“The Mortgage Bankers Association, Freddie Mac and Fannie Mae all project mortgage interest rates will increase by this time next year,” she wrote in a recent blog. Meanwhile, consumer information company CoreLogic predicts “home prices will appreciate by 4.8 percent by 2020.”
Though fewer homes on the market equates to greater competition, buying cheaper and locking in lower rates now means buyers will save big in the long haul. How big? Smith compares the long-term costs of a $250,000 home bought now to one purchased in 2020 at the rates projected above. Over the course of a 30-year loan, savings amount to more than $51,000.
Build the Right Team
While it may sound obvious, Coastal Virginia’s 2018 Realtor of the Year Seth Johnson says building a strong team is the most important element of purchasing a new home.
How do you do it? Start with online reviews.
“You’re looking for longevity and overwhelmingly positive responses,” says Johnson, an agent with AtCoastal Realty in Virginia Beach. Google and Realtor.com are recommended sites. “If a realtor has ripped somebody off in the past 10 years, it’s going to surface online.”
Step two is scheduling an interview. Prepare a list of talking points, including desired features, price range, neighborhoods and questions about the realtor’s expertise.
“You want someone that’s focused on excellent customer service and is a good fit for your situation,” says Johnson. If you’re seeking a home on the water in Williamsburg, your realtor should have experience in that area. “If you don’t feel comfortable, move on. Eventually, you’ll find the right match.”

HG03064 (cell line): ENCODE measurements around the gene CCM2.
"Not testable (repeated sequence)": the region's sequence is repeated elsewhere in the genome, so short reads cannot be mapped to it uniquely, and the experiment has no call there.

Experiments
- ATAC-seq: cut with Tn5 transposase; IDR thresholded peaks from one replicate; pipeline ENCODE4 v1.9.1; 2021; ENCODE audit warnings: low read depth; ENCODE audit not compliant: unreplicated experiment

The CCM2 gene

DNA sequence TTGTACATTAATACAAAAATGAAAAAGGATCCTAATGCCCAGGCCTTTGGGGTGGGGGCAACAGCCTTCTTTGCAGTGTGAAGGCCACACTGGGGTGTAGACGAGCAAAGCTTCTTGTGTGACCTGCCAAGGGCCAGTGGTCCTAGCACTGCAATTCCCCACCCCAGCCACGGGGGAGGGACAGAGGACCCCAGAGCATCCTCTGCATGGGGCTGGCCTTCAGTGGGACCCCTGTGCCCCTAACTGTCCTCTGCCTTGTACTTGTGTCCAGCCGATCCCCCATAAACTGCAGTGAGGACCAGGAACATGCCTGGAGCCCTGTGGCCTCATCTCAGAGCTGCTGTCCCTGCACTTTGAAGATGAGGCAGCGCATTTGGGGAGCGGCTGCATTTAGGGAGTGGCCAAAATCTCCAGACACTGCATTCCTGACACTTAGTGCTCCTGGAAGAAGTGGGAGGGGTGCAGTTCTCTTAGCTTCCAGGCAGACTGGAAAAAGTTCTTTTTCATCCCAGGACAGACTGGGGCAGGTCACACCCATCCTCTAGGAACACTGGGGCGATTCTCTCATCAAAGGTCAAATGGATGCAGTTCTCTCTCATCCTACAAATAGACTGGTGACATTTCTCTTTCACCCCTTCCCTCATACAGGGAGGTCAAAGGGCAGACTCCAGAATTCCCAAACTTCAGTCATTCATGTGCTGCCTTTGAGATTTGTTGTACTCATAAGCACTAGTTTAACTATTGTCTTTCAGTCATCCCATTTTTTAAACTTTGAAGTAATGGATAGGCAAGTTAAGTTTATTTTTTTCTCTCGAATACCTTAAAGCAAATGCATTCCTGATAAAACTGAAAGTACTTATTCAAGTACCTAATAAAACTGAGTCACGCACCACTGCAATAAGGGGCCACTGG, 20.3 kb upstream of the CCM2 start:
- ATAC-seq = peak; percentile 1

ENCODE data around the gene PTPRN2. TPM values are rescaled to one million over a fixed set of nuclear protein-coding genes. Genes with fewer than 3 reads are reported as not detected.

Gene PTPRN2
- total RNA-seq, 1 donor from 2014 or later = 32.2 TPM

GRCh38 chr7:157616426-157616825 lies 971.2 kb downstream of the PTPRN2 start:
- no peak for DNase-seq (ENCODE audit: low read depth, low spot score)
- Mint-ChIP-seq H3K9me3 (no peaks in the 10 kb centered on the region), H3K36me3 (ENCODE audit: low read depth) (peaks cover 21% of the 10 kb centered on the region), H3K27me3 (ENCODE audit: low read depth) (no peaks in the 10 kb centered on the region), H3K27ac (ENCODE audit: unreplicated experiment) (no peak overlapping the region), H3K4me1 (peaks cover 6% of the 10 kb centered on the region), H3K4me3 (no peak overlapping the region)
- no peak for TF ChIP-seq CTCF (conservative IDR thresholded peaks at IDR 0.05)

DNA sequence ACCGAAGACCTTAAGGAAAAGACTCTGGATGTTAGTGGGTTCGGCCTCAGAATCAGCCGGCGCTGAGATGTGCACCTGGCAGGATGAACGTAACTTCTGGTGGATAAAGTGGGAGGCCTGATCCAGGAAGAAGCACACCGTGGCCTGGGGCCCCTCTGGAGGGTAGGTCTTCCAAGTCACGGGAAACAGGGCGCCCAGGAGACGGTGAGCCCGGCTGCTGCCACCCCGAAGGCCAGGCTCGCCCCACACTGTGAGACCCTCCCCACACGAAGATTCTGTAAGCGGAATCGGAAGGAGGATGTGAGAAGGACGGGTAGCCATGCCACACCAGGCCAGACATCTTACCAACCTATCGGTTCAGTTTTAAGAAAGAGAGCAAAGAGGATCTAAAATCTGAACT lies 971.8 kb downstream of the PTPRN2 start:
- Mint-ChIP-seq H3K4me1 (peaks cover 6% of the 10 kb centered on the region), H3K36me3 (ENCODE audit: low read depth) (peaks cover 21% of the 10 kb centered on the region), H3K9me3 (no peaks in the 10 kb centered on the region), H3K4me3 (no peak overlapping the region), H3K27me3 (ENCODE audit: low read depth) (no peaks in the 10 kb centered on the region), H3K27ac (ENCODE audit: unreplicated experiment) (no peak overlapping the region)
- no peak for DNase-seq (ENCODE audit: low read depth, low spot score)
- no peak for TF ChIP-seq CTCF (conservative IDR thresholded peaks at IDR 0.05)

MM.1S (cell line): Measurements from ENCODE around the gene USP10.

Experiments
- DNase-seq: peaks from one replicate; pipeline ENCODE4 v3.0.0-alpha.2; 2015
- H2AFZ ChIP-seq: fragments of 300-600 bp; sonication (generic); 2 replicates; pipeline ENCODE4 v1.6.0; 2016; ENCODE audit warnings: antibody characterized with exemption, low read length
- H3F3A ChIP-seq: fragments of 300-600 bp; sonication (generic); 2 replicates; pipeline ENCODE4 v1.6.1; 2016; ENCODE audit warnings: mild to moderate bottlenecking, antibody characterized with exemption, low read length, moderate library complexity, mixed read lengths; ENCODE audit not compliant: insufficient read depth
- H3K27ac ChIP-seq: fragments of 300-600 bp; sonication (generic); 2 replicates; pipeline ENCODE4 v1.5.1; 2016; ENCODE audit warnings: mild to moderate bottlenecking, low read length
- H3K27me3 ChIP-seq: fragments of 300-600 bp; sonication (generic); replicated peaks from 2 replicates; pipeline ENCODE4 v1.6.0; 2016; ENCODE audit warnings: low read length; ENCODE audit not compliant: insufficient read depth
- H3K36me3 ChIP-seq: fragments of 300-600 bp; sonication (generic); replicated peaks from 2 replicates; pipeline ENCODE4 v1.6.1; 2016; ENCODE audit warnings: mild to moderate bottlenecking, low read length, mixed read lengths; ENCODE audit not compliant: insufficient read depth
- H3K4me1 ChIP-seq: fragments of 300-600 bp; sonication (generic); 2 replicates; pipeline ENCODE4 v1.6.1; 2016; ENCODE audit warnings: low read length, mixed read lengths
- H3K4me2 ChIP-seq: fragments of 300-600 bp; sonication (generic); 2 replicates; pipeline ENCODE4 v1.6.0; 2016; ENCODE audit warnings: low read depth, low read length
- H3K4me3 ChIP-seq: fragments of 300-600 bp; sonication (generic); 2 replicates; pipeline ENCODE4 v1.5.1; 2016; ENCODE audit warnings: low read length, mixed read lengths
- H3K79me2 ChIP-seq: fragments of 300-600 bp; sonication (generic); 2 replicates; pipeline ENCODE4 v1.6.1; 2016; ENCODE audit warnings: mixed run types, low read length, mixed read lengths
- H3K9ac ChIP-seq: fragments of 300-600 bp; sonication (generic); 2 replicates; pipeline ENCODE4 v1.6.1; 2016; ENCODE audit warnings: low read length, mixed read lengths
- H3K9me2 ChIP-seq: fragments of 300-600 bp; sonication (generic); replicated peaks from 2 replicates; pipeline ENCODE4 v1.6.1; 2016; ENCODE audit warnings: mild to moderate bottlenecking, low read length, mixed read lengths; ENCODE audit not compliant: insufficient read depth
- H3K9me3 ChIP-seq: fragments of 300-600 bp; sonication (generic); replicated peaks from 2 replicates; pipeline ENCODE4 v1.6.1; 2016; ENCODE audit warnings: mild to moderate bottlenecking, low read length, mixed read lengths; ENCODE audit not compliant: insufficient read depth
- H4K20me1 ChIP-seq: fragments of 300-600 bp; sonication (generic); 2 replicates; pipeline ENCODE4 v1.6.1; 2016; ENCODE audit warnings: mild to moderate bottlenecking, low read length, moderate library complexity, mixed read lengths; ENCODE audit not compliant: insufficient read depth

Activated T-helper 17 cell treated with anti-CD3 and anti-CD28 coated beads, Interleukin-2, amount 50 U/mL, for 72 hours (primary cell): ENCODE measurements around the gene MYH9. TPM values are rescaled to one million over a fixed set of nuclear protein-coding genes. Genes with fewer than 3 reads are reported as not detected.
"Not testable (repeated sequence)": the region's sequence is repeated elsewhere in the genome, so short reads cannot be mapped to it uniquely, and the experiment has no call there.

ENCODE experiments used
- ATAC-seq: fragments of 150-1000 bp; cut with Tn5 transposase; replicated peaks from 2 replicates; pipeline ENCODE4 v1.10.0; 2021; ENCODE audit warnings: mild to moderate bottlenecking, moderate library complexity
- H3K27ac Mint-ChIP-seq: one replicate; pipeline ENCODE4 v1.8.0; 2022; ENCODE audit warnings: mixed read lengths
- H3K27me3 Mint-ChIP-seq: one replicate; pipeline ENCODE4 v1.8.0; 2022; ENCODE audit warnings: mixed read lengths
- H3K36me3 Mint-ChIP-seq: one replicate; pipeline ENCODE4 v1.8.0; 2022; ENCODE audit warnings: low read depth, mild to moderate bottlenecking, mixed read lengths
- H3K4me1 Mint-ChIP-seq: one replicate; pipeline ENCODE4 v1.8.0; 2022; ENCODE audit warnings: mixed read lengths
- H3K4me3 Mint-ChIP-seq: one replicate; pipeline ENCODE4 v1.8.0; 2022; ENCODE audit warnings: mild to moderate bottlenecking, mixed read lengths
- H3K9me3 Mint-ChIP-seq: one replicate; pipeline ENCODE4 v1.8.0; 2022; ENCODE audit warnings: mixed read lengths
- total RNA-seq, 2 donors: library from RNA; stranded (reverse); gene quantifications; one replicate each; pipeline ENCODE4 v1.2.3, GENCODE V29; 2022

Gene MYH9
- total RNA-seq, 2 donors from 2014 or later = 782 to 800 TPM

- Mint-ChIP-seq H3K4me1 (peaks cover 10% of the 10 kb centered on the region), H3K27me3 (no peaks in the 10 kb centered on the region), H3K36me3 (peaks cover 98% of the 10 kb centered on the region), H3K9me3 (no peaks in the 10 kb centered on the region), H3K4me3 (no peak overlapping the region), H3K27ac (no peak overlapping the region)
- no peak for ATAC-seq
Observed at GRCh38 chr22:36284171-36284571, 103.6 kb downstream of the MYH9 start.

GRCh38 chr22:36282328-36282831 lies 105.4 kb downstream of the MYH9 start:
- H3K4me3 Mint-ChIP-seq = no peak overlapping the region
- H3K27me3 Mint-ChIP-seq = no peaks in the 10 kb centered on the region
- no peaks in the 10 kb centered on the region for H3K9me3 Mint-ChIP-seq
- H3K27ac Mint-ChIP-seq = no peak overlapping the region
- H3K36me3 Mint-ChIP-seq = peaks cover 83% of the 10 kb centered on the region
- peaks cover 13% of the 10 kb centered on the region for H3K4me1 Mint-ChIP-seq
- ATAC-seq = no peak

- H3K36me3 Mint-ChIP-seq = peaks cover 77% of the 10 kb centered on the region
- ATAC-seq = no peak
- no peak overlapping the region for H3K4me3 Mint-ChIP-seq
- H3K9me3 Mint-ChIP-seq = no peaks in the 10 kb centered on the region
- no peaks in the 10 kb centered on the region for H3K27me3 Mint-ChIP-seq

Start the Search
Once you’ve found an agent who understands your needs, the next step is starting the home hunt. This process can be enjoyable but could also prove to be stressful if buyers’ expectations are unrealistic.
“Educating buyer clients from the beginning is very helpful so the expectations and process can be defined early,” says Jennifer Cool, a luxury homes specialist with Berkshire Hathaway HomeServices Towne Realty. “I find that many buyers expect the process to be similar to what they see on television.” By alerting clients to the differences between reality and produced house-hunting shows, Cool says it eliminates a lot of potential disappointment.
When it comes down to finding the “perfect” home, buyers may find that such a thing doesn’t exist. “I have not had many ‘perfect matches’ in my 22 years in the business,” Cool says.
She advises buyers to make a list of required characteristics and a separate wish list. “If we can find a home that meets their required criteria but includes some of their wish list, that makes everyone happy. It goes back to a good education of expectation from the beginning so buyers are excited about the process rather than disappointed.”
Shop Around for Mortgages
According to McDowell, the housing market is trending toward a true seller’s market. This means increasing competition for buyers and sellers that are willing to make fewer concessions.
“But for lenders, the competition is steadily rising,” says McDowell. “With fewer buyers, they’re going to be offering more incentives to try and stand out.”
Lenders at the Norfolk branch of Howard Hanna Real Estate Services are no exception. This January, the firm launched its Lock & Shop program.
“Typically, you need a purchase contract before you can lock in an interest rate on a mortgage,” says Howard Hanna Mortgage President F. Duffy Hanna. Whereas, “this program allows qualifying buyers to lock in lower rates and protect themselves from increases while they search for a home.”
McDowell says such incentives will become par for the course in 2019.
Most local realtors agree: The market is ripe for selling.
“When regional home inventory dips below a three-month supply, that indicates a true seller’s market,” says McDowell. In Hampton Roads, REIN says the number is currently 3.51 months—down 10 percent from last year. “With fewer homes on the market, competition increases among buyers. As a seller, you can expect to make less concessions and get a higher price.”